Braised Pork Shoulder Steak

The aroma that whiffs through your house when you’re making this dish will have them at the dinner table early. This is a very easy meal to make that’s prepared in one pot. All you have to do extra is add a salad.

About two months ago I purchased half of a whole pig with a friend of mine. The pig was raised organically on a farm in Pennsylvania.  I had to put the order in a year ahead of time for them to raise the animal. My freezer has been full since then and I’m just starting to make a dent in it. My son Michael said he will take half of my half on the next one. The meat is truly amazing, like nothing you get from commercially raised pork. The meat is darker with a bit more fat in it. Really adds to the flavor. This is the way pork used to be before it became the “other white meat”. Today’s pork is commonly  dry and tasteless. After you experience one of these local farm raised animals you can never go back.

 A half a pig is a lot of meat. In addition to chops and roasts they even smoked the hams and bacon and made breakfast sausage for me. The bacon is nothing like you get in the supermarkets. The  real hickory smoked flavor is wonderful, and the hickory smoked hams are something special. Nothing like the watered down versions you get commercially.

I even had them give me the pork jowls so I can make guanciale. In essence, guanciale is pancetta on steroids.  It’s much more flavorful than pancetta and has an intense pork flavor. It’s truly a neglected part of the pig that is very difficult to get outside of Italy. I understand that some specialty stores are starting to  carry it. When I cure the guanciale I’ll post it here with some recipes. Even a small amount of this cured meat adds a ton of flavor to your recipe.

From the pork shoulder they cut these steaks. I never had pork shoulder steaks before so I decided to braise them with potatoes and onions and came up with this dish. I hope you enjoy it.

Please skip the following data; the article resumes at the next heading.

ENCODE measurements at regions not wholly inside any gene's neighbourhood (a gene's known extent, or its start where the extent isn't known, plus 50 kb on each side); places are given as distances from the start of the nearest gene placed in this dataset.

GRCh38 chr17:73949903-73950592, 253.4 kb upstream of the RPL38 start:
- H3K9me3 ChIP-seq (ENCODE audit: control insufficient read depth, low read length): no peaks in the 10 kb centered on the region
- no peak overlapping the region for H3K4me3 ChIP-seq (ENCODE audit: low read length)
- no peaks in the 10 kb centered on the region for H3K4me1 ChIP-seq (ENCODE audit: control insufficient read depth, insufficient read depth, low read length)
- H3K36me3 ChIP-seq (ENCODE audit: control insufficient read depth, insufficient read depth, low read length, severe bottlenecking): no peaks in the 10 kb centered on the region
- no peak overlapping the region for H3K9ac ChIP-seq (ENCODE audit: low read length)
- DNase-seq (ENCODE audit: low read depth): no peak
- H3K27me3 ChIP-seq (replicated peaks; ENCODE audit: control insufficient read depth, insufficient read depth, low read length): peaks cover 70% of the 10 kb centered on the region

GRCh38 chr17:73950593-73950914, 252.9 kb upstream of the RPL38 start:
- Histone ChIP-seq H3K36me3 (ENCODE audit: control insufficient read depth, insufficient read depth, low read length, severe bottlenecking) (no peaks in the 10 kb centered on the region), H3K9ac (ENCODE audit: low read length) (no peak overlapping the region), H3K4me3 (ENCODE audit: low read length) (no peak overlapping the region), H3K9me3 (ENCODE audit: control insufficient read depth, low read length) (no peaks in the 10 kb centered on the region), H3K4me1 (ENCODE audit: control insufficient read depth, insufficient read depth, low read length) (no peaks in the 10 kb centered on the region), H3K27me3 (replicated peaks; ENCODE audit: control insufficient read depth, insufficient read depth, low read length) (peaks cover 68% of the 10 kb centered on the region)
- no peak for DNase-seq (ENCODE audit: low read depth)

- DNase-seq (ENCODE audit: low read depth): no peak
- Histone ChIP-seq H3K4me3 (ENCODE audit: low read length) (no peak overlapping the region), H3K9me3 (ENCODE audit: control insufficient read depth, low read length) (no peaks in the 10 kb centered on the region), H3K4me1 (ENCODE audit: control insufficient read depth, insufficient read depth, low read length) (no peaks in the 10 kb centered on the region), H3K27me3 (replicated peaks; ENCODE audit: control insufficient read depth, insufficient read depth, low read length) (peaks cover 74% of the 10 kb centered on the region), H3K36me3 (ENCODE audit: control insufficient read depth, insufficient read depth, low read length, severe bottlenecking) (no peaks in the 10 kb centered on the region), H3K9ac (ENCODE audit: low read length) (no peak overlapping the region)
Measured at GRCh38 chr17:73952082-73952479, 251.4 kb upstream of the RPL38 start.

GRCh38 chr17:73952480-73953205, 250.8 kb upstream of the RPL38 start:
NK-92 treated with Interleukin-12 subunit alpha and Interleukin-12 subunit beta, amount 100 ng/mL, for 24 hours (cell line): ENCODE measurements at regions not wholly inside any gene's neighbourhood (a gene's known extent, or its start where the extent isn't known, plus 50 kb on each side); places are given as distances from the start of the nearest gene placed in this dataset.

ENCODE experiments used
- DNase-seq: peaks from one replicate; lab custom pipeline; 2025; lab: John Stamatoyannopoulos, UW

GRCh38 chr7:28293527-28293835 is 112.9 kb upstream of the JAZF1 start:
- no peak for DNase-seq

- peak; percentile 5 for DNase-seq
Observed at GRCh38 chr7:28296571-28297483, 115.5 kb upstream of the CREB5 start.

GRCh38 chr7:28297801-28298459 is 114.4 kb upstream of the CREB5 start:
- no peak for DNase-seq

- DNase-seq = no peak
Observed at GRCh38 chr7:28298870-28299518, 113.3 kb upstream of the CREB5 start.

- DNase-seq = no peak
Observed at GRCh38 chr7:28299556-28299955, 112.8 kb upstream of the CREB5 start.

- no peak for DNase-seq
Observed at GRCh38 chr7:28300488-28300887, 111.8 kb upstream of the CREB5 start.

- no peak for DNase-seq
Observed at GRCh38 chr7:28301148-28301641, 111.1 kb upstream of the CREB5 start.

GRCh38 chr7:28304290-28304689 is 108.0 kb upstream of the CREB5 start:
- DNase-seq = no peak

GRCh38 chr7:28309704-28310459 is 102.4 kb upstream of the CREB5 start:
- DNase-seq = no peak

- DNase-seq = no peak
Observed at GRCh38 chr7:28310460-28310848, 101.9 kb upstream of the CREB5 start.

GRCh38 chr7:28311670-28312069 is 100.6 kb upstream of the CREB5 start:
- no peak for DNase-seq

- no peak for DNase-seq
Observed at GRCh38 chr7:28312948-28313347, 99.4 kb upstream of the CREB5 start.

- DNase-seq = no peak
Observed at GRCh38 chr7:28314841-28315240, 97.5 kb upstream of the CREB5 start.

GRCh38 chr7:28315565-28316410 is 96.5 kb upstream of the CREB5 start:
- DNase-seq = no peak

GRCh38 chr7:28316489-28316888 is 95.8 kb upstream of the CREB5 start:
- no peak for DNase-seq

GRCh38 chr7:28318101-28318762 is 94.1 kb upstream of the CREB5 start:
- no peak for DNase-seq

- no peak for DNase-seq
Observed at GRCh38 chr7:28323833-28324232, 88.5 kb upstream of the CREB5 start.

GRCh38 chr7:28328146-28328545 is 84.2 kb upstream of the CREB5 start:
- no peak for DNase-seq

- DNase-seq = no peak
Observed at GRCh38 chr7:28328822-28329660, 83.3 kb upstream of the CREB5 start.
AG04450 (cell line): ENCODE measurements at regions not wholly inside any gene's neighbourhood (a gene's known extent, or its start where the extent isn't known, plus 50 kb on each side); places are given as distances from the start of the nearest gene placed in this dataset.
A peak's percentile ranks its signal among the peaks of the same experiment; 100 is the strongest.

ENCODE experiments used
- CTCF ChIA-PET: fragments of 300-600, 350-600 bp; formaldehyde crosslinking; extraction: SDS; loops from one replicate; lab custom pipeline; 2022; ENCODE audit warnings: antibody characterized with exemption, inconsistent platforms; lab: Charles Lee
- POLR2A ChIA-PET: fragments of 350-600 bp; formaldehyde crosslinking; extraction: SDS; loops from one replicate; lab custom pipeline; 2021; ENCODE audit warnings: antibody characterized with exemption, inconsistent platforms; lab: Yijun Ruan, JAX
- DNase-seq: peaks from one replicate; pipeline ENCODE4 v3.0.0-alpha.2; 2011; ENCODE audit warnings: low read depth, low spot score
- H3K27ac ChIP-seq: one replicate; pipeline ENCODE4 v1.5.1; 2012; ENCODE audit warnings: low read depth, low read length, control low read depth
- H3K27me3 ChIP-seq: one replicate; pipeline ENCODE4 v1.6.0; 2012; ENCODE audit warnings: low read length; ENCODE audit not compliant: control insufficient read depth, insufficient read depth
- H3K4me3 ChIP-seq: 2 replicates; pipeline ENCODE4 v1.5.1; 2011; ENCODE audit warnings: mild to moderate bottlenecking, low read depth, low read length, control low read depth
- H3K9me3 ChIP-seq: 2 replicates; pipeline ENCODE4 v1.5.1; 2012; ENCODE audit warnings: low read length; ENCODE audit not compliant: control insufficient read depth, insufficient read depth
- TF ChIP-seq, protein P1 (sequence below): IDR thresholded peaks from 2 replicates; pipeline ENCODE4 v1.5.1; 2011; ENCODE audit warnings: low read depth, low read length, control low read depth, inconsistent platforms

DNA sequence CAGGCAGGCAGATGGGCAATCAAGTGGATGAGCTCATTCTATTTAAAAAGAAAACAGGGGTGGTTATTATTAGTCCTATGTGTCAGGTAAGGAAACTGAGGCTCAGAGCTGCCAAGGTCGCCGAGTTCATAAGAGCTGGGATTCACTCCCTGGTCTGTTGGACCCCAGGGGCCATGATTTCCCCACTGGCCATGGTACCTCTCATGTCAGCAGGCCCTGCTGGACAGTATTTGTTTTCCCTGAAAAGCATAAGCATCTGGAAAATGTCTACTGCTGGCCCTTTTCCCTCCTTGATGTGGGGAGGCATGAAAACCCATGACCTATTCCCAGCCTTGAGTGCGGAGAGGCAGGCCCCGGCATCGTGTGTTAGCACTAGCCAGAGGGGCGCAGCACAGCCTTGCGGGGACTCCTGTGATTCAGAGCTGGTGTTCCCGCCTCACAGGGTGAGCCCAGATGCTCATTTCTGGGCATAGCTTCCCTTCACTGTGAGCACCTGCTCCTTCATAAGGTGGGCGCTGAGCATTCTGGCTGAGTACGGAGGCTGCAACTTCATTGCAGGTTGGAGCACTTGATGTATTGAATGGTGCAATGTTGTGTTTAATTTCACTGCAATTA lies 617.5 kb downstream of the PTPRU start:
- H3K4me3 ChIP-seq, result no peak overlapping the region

Braised Pork Shoulder Steak

  • 1 pork shoulder steak 1  1/2″ thick, about 2  1/4 pounds
  • 4 cloves garlic
  • 1/2 teaspoon oregano
  • 1/2 teaspoon thyme
  • 1 teaspoon salt
  • 1/2 teaspoon black pepper
  • 2 tablespoons olive oil plus more for searing
  • 2 tablespoons wine vinegar
  • 3/4 cup chicken stock
  • 1 bay leaf
  • 1 onion, quartered
  • 1 medium russet potato, peeled and quartered
  • 1 sweet potato, peeled and quartered

 

 

 

On your cutting board combine the garlic, oregano, thyme, salt and black pepper and rub down and mash the mixture with the side of your chef knife until you form a paste.

Put the paste in a small bowl and add the olive oil and vinegar. Mix well.

Rub half the mixture on both sides of the pork steak.

In a dutch oven place about a tablespoon of olive and turn the heat to high.  Sear the pork shoulder steak about 3 minutes on each side to give it a nice brown color.  Take out the pork steak and turn off the heat.

Brush or rub the remainder of the seasoning onto both sides of the seared pork shoulder steak.

In the same dutch oven place the onions, potatoes, bay leaf and chicken stock. Place the seared pork steak on top of the vegetables and cover the pot.

Place in a 350 degree oven and braise for 1  1/2 hours. Check after 1 hour and add more liquid if necessary. The meat should be fork tender when it’s ready.

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About Peter Bocchieri

Peter was born and raised in Brooklyn, NY and is a second generation Italian-American. He has a degree in Journalism from Long Island University and is an avid photographer, gardener and pet owner. When Peter is not out selling, he is relaxing at his Rockland County home and cooking for his sons, Michael and Joseph, family and friends. Peter's passion for food was inspired by his Mother's and Grandmother's cooking, but at the age of 10 Peter felt he could do it better himself, so he did.
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